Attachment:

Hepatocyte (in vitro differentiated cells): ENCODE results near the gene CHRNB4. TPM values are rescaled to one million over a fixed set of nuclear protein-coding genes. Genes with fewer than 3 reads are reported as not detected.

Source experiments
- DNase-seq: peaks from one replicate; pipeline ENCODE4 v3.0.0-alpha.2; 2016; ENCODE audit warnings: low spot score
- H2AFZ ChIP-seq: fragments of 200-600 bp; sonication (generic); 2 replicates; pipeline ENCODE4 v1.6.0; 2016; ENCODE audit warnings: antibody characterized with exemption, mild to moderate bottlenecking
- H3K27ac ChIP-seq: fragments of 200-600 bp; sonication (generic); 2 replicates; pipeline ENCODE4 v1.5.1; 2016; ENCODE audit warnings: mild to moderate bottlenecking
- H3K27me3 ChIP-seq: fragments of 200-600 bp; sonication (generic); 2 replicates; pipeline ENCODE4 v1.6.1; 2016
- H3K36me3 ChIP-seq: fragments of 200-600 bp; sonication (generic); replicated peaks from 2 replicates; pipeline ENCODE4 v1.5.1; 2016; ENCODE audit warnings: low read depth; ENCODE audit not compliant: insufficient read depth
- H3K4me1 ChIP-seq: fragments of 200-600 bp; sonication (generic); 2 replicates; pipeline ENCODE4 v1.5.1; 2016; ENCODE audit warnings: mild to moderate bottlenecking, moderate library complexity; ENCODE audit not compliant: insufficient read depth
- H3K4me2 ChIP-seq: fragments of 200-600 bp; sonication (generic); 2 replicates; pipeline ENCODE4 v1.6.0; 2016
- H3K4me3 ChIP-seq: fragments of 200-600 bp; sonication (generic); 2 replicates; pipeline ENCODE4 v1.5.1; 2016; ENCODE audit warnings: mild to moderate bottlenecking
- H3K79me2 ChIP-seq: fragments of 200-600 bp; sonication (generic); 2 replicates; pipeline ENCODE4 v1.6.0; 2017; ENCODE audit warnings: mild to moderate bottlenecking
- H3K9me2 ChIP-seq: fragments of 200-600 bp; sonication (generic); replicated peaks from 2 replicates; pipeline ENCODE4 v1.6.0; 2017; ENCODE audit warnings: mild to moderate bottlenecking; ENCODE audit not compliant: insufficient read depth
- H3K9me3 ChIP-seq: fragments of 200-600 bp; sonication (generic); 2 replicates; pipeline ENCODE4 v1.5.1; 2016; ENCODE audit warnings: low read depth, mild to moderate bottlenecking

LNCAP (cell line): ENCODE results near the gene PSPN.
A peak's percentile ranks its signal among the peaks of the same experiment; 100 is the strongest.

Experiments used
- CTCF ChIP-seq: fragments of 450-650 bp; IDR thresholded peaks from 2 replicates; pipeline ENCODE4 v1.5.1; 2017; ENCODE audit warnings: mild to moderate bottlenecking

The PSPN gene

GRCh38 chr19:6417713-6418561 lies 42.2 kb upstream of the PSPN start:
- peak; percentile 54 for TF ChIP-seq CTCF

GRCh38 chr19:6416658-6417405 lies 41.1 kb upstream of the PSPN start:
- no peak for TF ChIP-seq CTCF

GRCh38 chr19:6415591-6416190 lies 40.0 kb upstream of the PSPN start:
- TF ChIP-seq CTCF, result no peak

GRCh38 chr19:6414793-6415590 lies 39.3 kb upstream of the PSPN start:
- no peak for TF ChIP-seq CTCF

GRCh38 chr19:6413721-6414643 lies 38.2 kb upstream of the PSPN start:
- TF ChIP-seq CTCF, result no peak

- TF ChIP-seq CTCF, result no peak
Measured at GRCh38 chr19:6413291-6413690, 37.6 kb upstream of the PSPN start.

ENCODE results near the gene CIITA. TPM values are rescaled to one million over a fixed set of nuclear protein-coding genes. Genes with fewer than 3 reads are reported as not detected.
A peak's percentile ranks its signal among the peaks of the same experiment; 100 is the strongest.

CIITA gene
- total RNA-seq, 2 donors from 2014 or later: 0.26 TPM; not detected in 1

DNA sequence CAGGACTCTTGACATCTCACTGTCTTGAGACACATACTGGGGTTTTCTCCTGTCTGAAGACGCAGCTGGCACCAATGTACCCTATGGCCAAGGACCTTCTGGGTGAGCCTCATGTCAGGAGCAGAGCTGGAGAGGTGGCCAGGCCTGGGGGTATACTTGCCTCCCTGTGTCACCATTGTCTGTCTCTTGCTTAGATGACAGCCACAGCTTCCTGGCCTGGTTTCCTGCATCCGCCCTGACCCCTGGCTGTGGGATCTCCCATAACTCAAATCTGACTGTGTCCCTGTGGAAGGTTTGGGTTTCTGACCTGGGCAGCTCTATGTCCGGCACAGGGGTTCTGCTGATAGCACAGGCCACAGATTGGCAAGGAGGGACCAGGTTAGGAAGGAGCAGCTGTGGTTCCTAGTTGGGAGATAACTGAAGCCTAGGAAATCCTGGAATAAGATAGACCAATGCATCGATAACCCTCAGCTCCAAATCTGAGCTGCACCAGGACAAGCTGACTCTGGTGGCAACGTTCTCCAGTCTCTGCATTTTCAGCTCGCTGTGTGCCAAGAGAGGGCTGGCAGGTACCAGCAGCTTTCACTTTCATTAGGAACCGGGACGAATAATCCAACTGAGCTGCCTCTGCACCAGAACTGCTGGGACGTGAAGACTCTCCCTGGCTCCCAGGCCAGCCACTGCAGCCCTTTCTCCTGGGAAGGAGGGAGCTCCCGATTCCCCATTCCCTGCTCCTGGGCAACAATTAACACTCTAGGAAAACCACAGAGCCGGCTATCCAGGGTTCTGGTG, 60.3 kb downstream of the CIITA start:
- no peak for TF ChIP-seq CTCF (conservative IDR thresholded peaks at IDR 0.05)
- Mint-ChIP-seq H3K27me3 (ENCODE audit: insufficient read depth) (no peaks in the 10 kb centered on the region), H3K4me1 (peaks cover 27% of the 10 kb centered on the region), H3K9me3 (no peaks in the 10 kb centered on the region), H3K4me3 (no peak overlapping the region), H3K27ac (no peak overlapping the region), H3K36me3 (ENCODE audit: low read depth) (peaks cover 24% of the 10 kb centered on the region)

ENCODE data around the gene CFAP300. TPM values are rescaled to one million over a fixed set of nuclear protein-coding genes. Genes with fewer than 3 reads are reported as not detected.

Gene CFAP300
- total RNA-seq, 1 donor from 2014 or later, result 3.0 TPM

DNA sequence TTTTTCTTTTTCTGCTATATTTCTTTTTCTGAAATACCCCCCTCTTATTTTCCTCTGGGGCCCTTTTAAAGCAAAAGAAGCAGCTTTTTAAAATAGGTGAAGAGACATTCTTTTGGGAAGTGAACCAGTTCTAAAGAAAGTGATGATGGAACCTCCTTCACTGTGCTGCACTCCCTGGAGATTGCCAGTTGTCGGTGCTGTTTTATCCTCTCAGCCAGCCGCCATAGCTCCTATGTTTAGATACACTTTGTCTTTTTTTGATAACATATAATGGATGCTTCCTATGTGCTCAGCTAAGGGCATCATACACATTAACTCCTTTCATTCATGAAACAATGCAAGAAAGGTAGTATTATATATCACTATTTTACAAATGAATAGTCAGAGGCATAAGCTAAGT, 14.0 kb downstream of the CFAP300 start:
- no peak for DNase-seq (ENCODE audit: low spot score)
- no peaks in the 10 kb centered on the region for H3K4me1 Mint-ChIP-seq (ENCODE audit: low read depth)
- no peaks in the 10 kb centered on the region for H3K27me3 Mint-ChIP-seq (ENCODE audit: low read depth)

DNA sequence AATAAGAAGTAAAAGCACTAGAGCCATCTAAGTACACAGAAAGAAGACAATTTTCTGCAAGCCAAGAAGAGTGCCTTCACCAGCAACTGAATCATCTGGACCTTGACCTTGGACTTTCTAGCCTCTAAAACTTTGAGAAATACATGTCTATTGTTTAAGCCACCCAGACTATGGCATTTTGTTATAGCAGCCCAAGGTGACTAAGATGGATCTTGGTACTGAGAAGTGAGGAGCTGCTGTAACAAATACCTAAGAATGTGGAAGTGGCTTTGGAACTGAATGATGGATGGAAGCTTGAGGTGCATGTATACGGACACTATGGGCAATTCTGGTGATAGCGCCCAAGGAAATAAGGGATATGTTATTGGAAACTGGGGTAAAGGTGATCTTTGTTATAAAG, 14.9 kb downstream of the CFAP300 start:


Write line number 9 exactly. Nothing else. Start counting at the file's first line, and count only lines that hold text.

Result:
- H3K4me2 ChIP-seq: fragments of 200-600 bp; sonication (generic); 2 replicates; pipeline ENCODE4 v1.6.0; 2016